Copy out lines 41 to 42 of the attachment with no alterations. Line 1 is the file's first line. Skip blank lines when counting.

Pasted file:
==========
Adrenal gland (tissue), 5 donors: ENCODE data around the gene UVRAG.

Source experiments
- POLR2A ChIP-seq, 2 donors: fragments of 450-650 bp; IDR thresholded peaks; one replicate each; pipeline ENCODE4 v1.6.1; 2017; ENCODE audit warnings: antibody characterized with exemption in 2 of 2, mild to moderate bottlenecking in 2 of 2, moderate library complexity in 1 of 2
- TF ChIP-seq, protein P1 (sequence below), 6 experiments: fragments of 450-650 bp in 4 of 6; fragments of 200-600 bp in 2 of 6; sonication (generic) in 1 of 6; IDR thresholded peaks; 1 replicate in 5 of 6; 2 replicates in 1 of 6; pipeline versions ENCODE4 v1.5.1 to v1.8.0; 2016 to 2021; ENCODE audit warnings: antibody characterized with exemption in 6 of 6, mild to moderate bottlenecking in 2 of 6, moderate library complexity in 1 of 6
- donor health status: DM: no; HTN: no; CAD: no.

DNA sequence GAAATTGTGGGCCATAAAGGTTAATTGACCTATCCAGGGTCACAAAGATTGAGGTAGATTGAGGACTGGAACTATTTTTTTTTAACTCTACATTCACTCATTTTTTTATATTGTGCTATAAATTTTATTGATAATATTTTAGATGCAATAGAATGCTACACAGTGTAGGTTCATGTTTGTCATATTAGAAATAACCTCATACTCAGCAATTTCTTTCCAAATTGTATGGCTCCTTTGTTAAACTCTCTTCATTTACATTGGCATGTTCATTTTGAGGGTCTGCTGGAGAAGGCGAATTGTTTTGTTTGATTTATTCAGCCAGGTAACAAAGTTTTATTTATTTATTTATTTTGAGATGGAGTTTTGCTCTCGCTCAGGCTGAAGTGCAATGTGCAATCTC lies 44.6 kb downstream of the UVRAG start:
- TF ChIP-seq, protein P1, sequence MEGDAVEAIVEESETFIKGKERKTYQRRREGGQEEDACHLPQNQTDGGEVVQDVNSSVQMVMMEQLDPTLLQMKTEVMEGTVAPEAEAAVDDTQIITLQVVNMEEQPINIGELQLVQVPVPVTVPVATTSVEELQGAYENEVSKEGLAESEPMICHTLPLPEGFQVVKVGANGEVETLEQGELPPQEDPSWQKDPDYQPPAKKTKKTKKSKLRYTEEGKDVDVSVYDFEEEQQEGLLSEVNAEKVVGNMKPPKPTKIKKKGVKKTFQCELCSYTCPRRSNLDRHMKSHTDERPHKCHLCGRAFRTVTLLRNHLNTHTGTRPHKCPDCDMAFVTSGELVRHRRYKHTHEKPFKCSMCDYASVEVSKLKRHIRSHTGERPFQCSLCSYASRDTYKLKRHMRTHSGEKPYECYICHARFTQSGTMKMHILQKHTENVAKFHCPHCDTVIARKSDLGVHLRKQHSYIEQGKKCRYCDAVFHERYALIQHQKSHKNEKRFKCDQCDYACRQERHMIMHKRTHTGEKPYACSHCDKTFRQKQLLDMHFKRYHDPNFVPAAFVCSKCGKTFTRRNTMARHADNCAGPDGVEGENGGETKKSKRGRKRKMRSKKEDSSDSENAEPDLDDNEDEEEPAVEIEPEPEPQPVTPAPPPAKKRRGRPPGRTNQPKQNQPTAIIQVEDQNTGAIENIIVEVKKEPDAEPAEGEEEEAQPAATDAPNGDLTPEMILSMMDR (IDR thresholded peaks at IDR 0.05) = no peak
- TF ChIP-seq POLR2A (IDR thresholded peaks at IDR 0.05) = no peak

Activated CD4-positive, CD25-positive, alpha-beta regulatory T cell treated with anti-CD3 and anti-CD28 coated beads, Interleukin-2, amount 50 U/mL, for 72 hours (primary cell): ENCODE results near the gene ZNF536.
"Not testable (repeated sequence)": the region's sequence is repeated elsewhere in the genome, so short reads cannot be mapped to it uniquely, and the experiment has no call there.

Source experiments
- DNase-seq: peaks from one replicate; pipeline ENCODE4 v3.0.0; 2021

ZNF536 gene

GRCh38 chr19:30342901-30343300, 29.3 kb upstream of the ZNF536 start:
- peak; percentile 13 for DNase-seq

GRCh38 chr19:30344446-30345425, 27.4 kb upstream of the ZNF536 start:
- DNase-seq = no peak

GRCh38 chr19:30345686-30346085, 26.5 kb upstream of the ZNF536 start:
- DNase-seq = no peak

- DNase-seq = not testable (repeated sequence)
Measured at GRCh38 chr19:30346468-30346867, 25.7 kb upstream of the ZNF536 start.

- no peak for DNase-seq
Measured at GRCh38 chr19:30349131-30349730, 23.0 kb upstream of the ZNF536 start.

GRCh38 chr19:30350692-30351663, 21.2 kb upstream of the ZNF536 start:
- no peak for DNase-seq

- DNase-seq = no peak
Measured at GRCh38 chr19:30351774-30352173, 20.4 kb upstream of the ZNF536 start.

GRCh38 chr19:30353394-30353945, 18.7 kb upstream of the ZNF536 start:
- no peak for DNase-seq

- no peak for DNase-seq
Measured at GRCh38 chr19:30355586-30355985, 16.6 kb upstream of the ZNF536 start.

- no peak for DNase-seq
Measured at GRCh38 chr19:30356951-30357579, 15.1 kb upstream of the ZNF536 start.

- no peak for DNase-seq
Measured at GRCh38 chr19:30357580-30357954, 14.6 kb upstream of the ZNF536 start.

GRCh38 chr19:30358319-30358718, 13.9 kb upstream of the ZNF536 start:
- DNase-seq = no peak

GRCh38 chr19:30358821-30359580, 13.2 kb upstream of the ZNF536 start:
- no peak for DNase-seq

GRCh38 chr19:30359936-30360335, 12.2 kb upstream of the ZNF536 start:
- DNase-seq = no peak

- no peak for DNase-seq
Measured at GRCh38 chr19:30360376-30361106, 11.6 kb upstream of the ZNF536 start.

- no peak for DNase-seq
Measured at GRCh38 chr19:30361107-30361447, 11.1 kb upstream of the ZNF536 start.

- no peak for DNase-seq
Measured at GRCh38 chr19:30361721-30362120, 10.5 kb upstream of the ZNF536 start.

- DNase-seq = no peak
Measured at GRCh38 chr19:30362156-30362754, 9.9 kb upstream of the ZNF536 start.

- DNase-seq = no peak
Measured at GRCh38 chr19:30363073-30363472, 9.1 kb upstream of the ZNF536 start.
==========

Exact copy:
- DNase-seq = no peak

- no peak for DNase-seq